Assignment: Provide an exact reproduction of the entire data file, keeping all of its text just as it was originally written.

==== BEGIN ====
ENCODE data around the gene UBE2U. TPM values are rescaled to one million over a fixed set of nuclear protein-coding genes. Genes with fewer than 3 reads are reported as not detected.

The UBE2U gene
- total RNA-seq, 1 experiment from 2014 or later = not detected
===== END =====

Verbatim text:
ENCODE data around the gene UBE2U. TPM values are rescaled to one million over a fixed set of nuclear protein-coding genes. Genes with fewer than 3 reads are reported as not detected.

The UBE2U gene
- total RNA-seq, 1 experiment from 2014 or later = not detected